On 20 September, Thunberg leads her youth climate strike in at least 150 countries.

In South Africa, youth strikers are planning organised mass protests in all South Africa’s major cities: Cape Town, Durban, Gauteng and East London.

In South Africa and many African countries, women carry the majority of burden of providing for their families. Women grow the food, collect water and fuel for cooking — and yet, as droughts and erratic rainfall have depleted our natural freshwater sources, women are either travelling further to collect water or, in some cases, taking social grants just so that they can buy water,” Nicole Rodel, a strike organiser and communications officer for the African Climate Reality Project told Daily Maverick. Climate-related economic stresses are leading to increased domestic and gender-based violence, she said.

Ecofeminist movements such as the Waterberg Women’s Advocacy Organisation (WWAO) and WoMin, a non-profit alliance pitted against “destructive resource extraction”, are increasingly working towards climate justice for South African women. “The judiciary is failing us. We need to start from the bottom up for women to be part of decision-making,” WWAO’s Francina Nkosi said ahead of the strike.

We have been encouraging greater participation and agency of womxn in decision-making processes through engagement with our provincial legislatures and holding the government to account; as well as fostering womxn leadership on the climate response in the legislature,” Noelle Garcin, of the environmental-governance group Action 24, told Daily Maverick by email. According to Garcin, the group is partnering with the Commission on Gender Equality to research the “gender-climate change nexus and inform recommendations on South Africa’s Climate Change Bill – the first draft of which failed to mention gender even once”.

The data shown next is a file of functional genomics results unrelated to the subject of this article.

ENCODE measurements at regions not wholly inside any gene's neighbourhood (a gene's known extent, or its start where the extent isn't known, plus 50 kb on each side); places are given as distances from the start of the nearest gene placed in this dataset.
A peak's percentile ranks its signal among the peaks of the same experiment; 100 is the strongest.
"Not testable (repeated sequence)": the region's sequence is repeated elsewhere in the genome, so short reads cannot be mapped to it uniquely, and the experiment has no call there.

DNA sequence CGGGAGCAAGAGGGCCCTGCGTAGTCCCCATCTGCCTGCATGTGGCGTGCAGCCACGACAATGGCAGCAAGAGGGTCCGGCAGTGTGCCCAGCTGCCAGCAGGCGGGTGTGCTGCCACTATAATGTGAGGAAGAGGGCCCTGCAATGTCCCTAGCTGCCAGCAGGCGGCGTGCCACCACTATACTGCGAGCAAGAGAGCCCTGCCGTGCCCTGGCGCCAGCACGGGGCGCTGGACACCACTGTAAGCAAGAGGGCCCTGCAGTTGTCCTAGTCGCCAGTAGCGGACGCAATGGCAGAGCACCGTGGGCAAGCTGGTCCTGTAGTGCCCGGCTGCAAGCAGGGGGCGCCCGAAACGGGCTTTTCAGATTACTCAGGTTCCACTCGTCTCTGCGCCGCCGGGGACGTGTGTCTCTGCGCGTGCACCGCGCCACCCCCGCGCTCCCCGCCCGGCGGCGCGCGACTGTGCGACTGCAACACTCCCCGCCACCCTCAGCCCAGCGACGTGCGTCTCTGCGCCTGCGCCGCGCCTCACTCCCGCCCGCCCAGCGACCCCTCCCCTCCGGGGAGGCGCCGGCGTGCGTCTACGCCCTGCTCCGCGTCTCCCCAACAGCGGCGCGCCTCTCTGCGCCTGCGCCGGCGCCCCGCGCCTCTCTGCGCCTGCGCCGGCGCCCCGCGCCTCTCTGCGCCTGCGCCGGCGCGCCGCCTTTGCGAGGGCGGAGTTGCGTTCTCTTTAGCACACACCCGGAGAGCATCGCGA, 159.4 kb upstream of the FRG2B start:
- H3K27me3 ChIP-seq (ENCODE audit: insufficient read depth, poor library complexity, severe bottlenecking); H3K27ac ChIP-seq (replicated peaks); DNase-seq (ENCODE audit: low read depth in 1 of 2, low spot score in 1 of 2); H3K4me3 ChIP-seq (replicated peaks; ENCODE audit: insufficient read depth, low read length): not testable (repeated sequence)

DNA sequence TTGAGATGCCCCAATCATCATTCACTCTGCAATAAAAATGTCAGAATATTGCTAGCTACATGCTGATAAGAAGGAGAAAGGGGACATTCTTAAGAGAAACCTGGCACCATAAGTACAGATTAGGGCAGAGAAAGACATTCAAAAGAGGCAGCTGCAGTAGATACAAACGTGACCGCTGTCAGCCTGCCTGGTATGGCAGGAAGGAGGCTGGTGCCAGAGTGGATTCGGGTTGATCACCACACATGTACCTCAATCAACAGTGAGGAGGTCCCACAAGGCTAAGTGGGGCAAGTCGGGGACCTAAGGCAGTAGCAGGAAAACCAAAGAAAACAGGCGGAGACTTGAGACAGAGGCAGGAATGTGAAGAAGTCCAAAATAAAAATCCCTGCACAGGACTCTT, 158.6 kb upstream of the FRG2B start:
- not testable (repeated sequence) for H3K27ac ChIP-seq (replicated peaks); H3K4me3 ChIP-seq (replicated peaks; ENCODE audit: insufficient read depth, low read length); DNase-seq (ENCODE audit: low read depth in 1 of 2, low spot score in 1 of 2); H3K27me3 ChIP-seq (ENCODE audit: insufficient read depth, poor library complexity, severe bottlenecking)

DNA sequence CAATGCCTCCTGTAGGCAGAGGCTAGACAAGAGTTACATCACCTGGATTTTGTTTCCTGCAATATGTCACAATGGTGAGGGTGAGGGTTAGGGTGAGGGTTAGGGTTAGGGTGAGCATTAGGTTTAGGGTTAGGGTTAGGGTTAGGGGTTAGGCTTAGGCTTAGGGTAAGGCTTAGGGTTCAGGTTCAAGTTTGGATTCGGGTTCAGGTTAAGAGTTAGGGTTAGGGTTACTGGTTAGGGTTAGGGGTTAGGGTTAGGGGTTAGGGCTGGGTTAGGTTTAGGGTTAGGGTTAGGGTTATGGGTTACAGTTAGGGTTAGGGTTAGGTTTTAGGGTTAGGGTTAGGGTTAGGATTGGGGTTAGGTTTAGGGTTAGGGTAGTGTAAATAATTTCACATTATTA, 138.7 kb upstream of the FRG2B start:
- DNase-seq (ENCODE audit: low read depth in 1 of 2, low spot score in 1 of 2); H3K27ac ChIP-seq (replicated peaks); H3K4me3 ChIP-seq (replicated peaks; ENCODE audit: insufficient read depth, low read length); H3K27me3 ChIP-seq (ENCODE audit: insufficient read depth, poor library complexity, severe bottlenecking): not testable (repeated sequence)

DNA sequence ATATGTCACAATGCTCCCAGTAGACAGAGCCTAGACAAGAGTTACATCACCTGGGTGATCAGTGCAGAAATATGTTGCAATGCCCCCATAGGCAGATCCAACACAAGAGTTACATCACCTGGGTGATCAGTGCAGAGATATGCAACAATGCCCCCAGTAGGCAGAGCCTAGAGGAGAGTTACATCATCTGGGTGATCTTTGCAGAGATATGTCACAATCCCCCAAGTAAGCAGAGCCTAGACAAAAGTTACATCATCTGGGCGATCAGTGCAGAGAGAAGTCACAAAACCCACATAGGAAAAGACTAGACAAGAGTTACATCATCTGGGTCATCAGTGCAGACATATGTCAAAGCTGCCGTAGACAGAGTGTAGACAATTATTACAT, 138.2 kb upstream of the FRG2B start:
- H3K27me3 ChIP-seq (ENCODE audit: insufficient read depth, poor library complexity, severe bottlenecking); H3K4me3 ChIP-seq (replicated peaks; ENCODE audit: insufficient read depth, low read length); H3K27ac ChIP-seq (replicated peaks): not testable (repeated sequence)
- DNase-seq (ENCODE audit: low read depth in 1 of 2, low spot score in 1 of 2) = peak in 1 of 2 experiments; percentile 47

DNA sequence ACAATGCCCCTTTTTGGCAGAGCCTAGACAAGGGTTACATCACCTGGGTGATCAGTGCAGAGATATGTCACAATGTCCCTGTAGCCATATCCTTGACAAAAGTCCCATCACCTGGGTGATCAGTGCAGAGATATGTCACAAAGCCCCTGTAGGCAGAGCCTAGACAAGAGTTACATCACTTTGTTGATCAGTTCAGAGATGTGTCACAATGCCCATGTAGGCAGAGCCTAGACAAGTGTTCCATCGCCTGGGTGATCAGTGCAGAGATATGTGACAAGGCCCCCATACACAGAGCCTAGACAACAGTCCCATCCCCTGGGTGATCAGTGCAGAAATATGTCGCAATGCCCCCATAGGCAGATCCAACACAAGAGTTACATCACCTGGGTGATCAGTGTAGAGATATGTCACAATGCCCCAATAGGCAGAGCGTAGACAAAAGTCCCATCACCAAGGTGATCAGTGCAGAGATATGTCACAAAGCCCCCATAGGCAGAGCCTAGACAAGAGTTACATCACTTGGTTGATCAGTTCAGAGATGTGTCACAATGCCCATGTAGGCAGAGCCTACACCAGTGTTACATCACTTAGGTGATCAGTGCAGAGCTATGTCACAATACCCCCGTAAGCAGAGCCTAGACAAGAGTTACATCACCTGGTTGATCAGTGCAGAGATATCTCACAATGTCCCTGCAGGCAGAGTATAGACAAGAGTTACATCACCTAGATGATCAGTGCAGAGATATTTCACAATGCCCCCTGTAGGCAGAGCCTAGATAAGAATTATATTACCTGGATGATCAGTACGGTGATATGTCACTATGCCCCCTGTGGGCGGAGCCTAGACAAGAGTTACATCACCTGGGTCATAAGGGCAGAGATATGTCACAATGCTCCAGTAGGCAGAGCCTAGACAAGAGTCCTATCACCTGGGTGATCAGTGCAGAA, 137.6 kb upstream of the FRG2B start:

Garcin worked with Limpopo climate justice organisations — the Waterberg Environmental Justice Forum, the Lephalale Community Justice Movement as well as WWAO — to review and comment on the Bill, currently in draft stages. Their comments included a call to “acknowledge the specific vulnerability of women to climate change impacts, and provide for the mainstreaming of gender sensitivity in South Africa’s climate change response”.

She urged South Africans to join the global climate strike — “and connect the dots on how the current socio-economic structures feed gender-based challenges … The climate strike is just one of the ways that we can make our voices heard, and South African citizens need to be actively participating in decision-making processes by engaging with our elected representatives on an ongoing basis”.

The upwelling of women’s voices in the climate crisis is something of a conspiracy of doves, at a time when young women are shattering clichés of being an inactive political underclass. This also calls to mind now similarly dead misnomers of the #FeesMustFall generation as once accidental bystanders to South Africa’s freedom struggle. How wrong the hawks are to view the vulnerable as meek. DM